Armored in dense, bony plates, this four-armed creature drools wretched strings of black bile from its fanged maw.
Charda CR 7
Init +2; Senses darkvision 120 ft.; Perception +13
AC 20, touch 13, flat-footed 18 (+2 Dex, +7 natural, +1 size)
hp 85 (9d10+36)
Fort +7, Ref +10, Will +7
Speed 20 ft., swim 60 ft.
Melee bite +13 (1d6+3 plus 1d6 cold), 4 claws +14 (1d4+3)
Special Attacks black bile
Str 16, Dex 15, Con 19, Int 11, Wis 12, Cha 8
Base Atk +9; CMB +11 (+19 bull rush and trip); CMD 23
Languages Aklo, Undercommon
SQ amphibious, cold vigor, overwhelming
Organization solitary, pair, gang (3–5), or tribe (6–14)
Black Bile (Su) A charda's body seethes with freezing black bile. Its supernaturally cold, black bile is the source of the additional cold damage when a charda bites a creature. As a standard action, a charda can expel its full store of bile as a breath weapon that can take the form of a 60-foot line or a 30-foot cone. All creatures in this area take 8d6 points of cold damage (DC 18 Reflex half). A charda can use this breath weapon once every 1d4 rounds—while its black bile is recharging, it does not deal additional cold damage with its bite. The save DC is Constitution-based.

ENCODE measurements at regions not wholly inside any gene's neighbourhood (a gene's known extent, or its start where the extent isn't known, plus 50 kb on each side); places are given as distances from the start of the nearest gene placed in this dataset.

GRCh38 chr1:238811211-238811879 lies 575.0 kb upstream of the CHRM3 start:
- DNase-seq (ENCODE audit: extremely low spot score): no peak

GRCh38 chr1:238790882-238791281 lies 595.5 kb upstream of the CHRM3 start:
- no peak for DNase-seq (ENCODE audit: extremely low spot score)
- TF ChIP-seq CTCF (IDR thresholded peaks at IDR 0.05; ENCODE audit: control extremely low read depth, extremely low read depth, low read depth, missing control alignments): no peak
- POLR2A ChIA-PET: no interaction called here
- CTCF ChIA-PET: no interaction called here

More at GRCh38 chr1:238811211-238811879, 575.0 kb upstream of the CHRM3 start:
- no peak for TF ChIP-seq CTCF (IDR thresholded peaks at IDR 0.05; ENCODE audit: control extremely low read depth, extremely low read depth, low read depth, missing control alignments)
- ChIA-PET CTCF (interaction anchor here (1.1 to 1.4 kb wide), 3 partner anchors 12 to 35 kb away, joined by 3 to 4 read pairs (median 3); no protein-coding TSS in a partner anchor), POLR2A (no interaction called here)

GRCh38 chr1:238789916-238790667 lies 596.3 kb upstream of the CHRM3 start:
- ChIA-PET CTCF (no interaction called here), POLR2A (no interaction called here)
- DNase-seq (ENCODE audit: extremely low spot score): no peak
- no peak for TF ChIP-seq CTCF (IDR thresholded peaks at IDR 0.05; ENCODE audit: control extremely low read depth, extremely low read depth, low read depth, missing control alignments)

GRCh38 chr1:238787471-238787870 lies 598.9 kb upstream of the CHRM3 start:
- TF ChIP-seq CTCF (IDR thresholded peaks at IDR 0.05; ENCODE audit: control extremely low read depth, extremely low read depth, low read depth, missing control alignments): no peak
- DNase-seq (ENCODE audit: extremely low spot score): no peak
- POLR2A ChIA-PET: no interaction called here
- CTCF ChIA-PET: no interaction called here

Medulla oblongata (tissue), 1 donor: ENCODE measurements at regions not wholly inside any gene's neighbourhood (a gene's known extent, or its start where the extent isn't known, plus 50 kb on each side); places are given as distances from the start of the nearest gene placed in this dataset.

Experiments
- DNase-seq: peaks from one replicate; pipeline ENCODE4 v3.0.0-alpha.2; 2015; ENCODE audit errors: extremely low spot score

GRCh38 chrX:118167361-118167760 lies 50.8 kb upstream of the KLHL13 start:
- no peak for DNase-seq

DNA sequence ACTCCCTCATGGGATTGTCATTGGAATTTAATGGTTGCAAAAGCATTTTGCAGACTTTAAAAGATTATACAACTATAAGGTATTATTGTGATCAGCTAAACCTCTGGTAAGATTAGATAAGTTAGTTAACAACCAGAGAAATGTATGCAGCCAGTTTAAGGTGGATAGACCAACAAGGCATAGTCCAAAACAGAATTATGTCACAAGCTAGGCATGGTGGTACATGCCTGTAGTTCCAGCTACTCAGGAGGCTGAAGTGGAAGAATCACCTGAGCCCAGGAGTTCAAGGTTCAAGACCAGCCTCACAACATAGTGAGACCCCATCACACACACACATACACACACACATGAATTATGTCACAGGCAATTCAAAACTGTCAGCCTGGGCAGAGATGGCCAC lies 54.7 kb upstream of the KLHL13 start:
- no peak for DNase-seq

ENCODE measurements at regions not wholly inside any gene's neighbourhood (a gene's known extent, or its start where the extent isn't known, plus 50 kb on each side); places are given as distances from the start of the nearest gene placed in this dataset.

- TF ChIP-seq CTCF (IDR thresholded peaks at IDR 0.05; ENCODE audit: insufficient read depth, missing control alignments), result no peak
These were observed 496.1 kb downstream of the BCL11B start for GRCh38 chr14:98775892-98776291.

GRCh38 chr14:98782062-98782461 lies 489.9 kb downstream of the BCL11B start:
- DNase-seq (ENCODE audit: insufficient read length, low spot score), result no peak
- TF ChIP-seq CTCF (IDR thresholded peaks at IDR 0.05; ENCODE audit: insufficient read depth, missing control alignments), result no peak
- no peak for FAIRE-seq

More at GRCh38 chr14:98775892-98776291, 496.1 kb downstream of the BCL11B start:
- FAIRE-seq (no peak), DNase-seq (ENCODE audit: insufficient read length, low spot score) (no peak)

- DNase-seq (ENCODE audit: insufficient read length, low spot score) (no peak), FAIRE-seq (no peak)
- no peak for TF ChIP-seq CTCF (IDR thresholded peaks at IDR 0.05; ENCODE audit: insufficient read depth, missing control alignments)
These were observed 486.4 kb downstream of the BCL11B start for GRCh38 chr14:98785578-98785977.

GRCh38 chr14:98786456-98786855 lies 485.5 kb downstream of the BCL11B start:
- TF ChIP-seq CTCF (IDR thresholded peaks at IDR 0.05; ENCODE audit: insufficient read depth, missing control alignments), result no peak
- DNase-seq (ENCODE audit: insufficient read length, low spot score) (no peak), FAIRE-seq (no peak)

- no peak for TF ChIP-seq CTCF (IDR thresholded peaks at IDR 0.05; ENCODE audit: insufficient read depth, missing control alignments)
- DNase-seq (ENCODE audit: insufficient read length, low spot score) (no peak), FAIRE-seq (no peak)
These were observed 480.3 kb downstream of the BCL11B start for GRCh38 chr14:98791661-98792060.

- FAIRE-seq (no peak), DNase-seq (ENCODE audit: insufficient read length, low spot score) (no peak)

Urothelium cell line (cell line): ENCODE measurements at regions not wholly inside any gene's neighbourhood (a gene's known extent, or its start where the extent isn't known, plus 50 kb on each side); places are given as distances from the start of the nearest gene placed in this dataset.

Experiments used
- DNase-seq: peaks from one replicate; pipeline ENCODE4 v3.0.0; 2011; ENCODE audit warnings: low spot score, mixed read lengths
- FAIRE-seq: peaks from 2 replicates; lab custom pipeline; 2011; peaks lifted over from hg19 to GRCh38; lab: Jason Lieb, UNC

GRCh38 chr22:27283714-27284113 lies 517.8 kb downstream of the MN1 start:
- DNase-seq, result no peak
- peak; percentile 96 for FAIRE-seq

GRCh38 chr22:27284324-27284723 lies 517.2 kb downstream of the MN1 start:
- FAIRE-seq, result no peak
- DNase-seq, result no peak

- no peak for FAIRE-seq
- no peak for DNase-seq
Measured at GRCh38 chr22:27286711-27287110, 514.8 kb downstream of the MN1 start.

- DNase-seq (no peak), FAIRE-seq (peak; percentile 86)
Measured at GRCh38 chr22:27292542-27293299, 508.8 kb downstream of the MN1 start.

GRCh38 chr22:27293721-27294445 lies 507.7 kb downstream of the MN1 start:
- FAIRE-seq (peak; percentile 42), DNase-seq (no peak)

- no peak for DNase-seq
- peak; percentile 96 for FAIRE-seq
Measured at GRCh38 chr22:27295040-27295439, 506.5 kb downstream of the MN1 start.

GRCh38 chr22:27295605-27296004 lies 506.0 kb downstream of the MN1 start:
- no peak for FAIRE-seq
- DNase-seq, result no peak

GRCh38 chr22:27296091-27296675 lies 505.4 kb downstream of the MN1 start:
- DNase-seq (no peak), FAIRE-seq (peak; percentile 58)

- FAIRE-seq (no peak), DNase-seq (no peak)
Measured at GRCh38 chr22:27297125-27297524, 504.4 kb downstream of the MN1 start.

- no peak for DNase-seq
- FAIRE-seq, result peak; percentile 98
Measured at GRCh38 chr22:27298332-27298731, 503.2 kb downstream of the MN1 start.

Overwhelming (Ex) A charda gains a +8 racial bonus on bull rush and trip attacks.
In the darkest depths of the earth, in strange frozen rivers and subterranean lakes of frigid black water dwell the mysterious and ferocious chardas. These xenophobic humanoids rarely venture far from their domains, settling in small tribes and building rocky huts underwater or muddy domes along the subterranean shore.
A typical charda stands just under 4 feet tall but weighs 250 pounds. Chardas reproduce by laying eggs in small clutches of two to four, which they bury among rocks offshore. Females fiercely protect their own clutches, but show no predisposition toward protecting the clutches of other chardas, even those within their tribe.
Devoutly religious, chardas prefer to worship gods of war or cold. They hunt in small packs composed of both males and females. Hunting and slaying help determine an individual's power within the group. Chardas often engage in infanticide and cannibalism. While they patrol their territories in groups, they fight individually with little strategy or structure. Chardas do not assist each other with their kills, as they perceive aid as a weakness and a dishonor to both themselves and their foes.